Thursday, April 06, 2006

blood and faith

The Man of Sorrows in the Arms of the Virgin, by Hans Memling, fifteenth century.

Yesterday I was teaching a section on women mystics of the twelfth and thirteenth centuries, and I decided to read a passage on Angela of Foligno from Caroline Walker Bynum's fascinating book Holy Feast and Holy Fast: The Religious Significance of Food to Medieval Women. It is true that I picked some particularly provocative images, but I wanted my students to get a sense of how intense and intensely physical these ideas were:
Angela repeatedly referred to Christ as "our food" and "our table," and in a vision saw him put the friars of Foligno, her "sons" into his side, whence they emerged with lips rosy from drinking blood. On another occasion Christ appeared to her all bleeding and gave his wound to suck...
The students were shocked, but in the context of the class, most of them understood what I was trying to demonstrate: that these visions were a way for women, whose Eucharistic devotion was always mediated by male clergy, to experience the truths of the Eucharist in a startling literal and physical way. The physicality that we find so disturbing made sense in the context of their particular spirituality, and in the general spirituality of the time.

One student, however, was horrified and refused to see the vision as anything but pathological. She said that it was the result of women being cloistered to the point of becoming morbid, and that no woman who had lived in the world would have a vision of this type (Angela was a wife and mother before becoming a third order Franciscan, and was never cloistered). Other students argued with her that in the context of Eucharistic piety, the visions, although intense, made sense. The student, however, insisted that it was unhealthy, and eventually she extended her feelings to the general idea of the Eucharist. It was based on bloody sacrifice, she felt, and society needed to get beyond it to be healthy. The idea of eating Christ's body and drinking his blood was nothing short of vampiric, and came from ancient pagan and barbarian roots.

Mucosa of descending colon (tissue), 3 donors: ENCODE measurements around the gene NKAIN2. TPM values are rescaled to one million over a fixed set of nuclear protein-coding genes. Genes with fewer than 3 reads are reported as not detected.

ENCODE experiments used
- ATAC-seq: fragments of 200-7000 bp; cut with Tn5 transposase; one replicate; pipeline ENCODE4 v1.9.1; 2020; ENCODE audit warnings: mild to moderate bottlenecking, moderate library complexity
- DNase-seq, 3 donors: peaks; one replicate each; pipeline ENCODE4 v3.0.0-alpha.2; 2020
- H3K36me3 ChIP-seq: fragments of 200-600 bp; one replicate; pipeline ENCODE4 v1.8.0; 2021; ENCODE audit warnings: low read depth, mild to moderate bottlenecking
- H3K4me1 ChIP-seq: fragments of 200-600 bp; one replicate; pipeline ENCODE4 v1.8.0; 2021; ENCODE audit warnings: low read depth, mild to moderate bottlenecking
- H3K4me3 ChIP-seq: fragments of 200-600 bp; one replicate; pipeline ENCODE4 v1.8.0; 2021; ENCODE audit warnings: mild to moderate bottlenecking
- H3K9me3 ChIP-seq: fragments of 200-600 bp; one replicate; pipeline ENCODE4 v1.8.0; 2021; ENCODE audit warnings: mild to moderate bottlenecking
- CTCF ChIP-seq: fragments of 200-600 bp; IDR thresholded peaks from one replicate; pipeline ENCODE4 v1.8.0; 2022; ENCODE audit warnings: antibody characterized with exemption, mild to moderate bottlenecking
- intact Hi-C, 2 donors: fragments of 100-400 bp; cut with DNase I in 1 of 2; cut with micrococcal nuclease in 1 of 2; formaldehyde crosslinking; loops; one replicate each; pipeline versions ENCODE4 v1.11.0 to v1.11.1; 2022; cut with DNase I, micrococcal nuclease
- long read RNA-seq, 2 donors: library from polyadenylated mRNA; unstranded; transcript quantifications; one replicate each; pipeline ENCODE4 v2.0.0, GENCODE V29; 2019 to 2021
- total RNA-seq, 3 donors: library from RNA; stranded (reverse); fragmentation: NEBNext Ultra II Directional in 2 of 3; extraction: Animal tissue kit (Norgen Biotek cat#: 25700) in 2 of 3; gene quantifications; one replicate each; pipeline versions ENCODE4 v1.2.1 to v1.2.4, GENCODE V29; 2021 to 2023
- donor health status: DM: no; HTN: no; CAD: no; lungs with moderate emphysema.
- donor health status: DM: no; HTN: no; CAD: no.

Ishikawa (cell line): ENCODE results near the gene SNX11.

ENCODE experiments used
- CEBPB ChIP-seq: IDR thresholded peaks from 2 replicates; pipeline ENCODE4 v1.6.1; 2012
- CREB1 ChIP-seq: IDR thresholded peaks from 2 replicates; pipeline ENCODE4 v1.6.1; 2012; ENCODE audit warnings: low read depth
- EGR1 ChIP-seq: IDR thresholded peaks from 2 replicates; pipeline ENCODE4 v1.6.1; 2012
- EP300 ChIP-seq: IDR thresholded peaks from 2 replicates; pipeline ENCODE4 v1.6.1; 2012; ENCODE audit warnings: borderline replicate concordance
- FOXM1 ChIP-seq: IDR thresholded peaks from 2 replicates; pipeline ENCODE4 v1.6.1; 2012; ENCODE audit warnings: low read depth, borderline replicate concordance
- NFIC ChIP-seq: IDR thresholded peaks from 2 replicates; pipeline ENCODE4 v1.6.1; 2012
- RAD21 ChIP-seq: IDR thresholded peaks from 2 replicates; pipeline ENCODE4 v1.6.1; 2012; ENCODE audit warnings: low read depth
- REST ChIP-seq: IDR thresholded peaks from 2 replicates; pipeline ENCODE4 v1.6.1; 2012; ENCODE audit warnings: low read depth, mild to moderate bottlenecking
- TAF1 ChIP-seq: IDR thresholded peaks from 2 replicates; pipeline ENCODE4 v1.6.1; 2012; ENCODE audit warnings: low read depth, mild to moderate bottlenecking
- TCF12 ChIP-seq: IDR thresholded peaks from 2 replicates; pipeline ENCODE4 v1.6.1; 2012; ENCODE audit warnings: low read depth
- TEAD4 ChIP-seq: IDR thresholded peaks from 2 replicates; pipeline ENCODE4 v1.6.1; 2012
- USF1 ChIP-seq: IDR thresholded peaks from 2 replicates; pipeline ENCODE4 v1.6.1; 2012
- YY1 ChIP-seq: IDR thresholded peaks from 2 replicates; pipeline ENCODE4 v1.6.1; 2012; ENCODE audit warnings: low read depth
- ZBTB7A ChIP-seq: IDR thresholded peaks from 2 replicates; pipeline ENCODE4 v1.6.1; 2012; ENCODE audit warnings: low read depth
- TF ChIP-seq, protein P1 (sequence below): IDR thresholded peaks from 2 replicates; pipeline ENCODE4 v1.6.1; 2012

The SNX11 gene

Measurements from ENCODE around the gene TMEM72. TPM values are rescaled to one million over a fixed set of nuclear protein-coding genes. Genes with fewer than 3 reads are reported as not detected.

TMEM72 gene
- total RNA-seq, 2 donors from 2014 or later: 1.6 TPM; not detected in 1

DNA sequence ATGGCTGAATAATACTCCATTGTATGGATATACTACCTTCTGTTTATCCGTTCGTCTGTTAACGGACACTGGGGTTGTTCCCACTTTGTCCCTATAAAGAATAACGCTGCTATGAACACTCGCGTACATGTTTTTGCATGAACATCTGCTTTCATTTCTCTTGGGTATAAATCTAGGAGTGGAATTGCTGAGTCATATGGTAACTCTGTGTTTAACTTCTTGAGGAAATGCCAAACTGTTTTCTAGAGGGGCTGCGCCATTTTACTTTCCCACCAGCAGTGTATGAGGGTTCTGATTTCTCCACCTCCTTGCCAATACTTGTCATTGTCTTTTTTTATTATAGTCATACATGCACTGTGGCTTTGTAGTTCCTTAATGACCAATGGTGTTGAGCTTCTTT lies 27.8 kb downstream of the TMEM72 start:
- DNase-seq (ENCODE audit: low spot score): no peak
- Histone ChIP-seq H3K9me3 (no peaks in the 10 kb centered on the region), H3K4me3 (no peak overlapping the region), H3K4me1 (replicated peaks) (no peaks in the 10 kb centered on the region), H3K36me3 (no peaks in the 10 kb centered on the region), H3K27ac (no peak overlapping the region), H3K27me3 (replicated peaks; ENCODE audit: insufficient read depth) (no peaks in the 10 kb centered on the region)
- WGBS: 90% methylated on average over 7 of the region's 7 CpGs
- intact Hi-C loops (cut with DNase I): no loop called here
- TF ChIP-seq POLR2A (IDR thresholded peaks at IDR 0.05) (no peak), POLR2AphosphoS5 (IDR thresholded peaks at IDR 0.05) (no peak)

I hope I have presented her arguments faithfully. I don't agree with her, but I think those of us who do believe in the Eucharist should think about both Angelina's intense physical literalism and my student's reaction against it. This is especially true as Holy Week approaches and we commemorate the Passion of Christ. It is very easy to forget the import of what we are doing. God made man and tortured to death. The intermixing of God's flesh and ours through the intimate act of eating (whether you believe this is done literally or symbolically, it is still an extremely provocative idea).

Do we need sacrifice? Do we need blood? I think that it would be very naive to see this world, with all its violence and brutality, as a world that does not need to be healed. My student would say that the very idea of sacrifice perpetuates brutality. What if, however, everything could be reversed? If God, instead of demanding a lamb for bloody sacrifice, was that lamb? If God suffered in the flesh -- the warm, bloody, flesh -- what is to be suffered in this world? What does the cross mean? I think the profundity of all this demands no less than the most powerful, physical, and intimate of religious experience.